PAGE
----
[D]ifferent portions of a queried URL may serve to convey different messages to different audiences. For instance, the domain name portion of the URL—everything before the “.com” -- instructs a centralized web server to direct the user to a particular website, but post-domain name portions of the URL are designed to communicate to the visited website which webpage content to send the user.
The FISCR seems to have taken a different approach in its recently-declassified decision on collection of post-cut-through digits (PCTD). PCTD are the numbers you might press to communicate with a destination computer after placing a call to it. In his his certification on behalf of the FISC, Judge Hogan wanted to know whether the Pen Register statute allows the incidental collection of PCTD when they are contents. If the government can't tell ex ante which PCTD will be content and which will be metadata, he wanted to know, can the government collect all PCTD and later sort through it and access the PCTD that constitute metadata under the statute that does not allow for the targeting of contents?
There's a lot of interesting stuff in the case, but I'm chiefly interesting in how the FISC and FISCR figure out what constitutes contents and what constitutes metadata. In his certification, Judge Hogan took the view that PCTD are metadata when they only contain information about the call but are contents when they contain information unrelated to the call. According to Judge Hogan, if you are using a calling card and first call the number of the service, only then to enter in the number you ultimately want to call, the number you ultimately want to call is non-content metadata. On the other hand, if you call a bank and enter in that you want to transfer funds, that entering in is contents. Based on that assumption about the content/metadata line, Judge Hogan certified to the Court of Review whether the Pen Register Statute and Fourth Amendment allow the collection of all PCTD.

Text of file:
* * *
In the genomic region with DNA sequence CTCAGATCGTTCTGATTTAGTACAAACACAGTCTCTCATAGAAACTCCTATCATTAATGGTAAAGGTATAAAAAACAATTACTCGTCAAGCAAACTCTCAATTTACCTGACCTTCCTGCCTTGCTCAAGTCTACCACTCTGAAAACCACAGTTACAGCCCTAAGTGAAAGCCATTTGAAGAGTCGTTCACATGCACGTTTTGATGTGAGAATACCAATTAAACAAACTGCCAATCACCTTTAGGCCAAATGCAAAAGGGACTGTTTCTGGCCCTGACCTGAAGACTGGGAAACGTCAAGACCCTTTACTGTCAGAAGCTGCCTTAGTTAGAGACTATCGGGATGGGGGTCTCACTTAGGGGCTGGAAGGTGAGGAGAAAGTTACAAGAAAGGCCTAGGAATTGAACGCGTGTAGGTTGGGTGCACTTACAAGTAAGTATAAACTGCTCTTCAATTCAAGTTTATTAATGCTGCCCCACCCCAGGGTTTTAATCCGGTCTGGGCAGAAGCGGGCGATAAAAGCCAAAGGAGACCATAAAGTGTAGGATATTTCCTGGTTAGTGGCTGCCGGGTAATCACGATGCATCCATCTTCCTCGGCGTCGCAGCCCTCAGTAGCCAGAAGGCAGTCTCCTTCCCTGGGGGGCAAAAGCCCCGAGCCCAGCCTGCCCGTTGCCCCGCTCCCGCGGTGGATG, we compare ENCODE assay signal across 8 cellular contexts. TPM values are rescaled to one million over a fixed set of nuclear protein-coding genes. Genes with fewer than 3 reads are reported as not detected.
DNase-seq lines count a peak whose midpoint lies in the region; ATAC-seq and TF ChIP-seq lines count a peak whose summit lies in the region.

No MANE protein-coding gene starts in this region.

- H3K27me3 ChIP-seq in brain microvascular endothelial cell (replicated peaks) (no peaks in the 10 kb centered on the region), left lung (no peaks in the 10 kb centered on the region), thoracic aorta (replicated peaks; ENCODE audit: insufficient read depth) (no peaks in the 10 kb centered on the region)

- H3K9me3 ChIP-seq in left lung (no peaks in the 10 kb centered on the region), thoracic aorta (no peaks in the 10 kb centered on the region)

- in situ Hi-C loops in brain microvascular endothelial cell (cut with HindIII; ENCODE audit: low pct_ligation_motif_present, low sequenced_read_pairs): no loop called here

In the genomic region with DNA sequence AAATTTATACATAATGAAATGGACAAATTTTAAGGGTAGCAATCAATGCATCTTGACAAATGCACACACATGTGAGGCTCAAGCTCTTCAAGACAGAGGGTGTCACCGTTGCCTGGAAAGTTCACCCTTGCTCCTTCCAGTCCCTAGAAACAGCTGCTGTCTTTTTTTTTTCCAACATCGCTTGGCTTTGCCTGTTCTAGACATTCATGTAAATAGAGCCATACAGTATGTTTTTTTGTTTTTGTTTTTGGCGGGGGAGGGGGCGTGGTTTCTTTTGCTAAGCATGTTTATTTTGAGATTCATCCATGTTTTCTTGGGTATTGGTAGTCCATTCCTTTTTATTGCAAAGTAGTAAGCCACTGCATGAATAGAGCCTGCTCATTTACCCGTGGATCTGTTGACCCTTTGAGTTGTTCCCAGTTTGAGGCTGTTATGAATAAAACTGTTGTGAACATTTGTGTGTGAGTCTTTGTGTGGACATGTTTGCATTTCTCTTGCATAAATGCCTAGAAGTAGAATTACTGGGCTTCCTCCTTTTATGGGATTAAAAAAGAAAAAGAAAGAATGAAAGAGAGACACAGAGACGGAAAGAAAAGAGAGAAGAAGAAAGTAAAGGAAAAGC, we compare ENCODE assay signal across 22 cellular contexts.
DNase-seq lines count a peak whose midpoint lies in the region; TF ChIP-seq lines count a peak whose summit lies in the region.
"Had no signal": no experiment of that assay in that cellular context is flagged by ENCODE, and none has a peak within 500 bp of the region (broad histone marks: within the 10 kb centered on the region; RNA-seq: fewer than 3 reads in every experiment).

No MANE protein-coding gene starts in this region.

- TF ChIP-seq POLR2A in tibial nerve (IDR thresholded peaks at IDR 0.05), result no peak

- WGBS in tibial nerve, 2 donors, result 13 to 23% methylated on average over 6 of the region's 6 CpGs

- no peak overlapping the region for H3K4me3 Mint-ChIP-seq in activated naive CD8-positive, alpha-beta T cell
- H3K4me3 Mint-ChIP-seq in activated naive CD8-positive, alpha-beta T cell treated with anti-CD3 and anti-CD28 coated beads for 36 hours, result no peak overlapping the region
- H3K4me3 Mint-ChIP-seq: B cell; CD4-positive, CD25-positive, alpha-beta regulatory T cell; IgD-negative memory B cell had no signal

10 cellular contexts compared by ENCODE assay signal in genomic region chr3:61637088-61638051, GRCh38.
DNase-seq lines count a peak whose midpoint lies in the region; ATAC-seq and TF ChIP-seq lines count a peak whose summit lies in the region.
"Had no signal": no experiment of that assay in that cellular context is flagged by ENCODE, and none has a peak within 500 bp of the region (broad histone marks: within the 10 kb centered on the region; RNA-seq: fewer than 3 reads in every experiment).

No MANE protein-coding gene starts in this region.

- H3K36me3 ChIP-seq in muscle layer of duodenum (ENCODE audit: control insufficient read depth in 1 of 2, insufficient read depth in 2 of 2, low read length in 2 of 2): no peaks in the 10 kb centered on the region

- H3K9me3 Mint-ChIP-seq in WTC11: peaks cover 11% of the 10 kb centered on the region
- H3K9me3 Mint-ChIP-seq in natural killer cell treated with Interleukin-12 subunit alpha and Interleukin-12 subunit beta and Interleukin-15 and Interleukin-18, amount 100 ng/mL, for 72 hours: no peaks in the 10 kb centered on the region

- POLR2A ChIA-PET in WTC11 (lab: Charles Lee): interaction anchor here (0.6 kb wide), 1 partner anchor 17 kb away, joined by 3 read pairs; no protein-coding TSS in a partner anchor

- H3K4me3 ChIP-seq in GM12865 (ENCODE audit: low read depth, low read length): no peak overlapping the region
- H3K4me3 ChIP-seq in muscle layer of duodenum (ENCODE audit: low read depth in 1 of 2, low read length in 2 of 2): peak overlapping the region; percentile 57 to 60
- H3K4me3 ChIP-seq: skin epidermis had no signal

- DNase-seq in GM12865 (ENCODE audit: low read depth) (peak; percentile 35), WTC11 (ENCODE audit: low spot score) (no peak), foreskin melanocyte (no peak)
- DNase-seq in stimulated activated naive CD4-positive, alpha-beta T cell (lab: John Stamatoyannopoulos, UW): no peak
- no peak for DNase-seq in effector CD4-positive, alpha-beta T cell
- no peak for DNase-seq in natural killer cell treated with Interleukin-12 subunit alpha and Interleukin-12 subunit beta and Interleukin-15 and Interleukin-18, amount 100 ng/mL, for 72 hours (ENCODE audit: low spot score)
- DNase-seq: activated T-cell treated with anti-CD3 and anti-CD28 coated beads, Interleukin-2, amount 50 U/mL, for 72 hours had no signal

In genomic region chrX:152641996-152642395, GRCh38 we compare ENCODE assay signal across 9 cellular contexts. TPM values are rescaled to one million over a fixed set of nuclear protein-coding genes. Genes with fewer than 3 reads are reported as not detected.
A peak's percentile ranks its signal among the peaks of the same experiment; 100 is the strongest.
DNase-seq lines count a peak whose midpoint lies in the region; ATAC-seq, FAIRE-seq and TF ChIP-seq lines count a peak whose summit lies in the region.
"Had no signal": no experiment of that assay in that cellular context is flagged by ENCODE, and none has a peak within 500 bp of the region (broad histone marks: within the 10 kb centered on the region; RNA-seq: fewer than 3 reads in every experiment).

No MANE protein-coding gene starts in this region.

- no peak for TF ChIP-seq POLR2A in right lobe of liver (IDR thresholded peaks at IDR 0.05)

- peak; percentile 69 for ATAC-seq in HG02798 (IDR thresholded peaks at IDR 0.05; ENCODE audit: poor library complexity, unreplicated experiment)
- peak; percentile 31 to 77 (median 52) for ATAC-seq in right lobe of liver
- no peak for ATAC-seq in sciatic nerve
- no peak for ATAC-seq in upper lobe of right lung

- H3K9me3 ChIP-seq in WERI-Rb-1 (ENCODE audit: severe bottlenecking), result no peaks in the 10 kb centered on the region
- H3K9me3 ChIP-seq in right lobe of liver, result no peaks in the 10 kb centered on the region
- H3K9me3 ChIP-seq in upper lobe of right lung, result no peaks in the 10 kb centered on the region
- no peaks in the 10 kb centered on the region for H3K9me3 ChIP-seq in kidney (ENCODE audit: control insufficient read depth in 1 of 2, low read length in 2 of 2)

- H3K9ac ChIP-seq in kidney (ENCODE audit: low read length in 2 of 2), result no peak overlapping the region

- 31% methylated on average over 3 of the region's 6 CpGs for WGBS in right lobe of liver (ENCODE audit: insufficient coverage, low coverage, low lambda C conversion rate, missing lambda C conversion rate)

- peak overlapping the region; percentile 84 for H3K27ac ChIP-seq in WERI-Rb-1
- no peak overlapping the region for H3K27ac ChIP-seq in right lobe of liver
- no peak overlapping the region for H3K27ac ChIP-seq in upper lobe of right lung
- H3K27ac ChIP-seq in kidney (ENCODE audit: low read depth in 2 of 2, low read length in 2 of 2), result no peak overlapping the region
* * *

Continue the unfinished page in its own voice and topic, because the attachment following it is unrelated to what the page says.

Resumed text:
In answering "yes" to both questions, the FISCR appears to have adopted the absolute approach to the content/metadata line under the Pen Register statute (which uses the same definition of "contents" as the Wiretap Act, see 18 U.S.C. 3127(1)). The key part comes in Footnote 6, in a response to amicus arguments made by Marc Zwilinger.
If I’m reading this correctly, the FISCR is taking the absolute approach to the content/metadata line. Dialing information is dialing information, period. It doesn't matter who uses that information or which perspective is adopted. Instead of drawing the content/metadata line based on "different messages to different audiences," as the Third Circuit did, the FISCR seems to be classifying information based on its inherent message to the end audience.
How much does all of this matter? It depends on the case, I think. At the very least, applying the relative approach for PCTD in the case of calling cards would call for a different analysis. You would want to know the details of how the service works and how calls are placed, technological details that are irrelevant under the absolute approach. In other cases, the differences could be quite significant. I'd be particularly interested to know how the FISC or FISCR deals with URLs, the specific problem addressed by the Third Circuit.
Finally, two caveats. It's possible that you could reconcile the Third Circuit and FISCR approaches by saying that a relative approach should be applied to some data and an absolute approach applied to other data. Although the two approaches are conceptually distinct, a court could conceivably pick and choose which applies in different settings.
Second, the approach taken for statutes need not be the same as the approach taken for the Fourth Amendment. The content/metadata line has been used by many courts to interpret the Fourth Amendment, but there are good reasons why the constitutional approach could be different than the statutory one. Although I happen to think the relative approach is correct for interpreting the Wiretap Act, for example, I think there are some good reasons (rooted in equilibrium-adjustment) for adopting an absolute approach for the Fourth Amendment.
Either way, this is a big lurking issue in surveillance law. It's a subtle but important question. If you're interested in more, you can see my case for the relative approach here and my analysis of the Third Circuit case here. Also, Steven Bellovin, Matt Blaze, Susan Landau, and Stephanie Pell have a forthcoming paper on the content/metadata line and why they think it should be replaced. Also check out this 2013 blog post from Julian Sanchez applying the relative approach to the Fourth Amendment.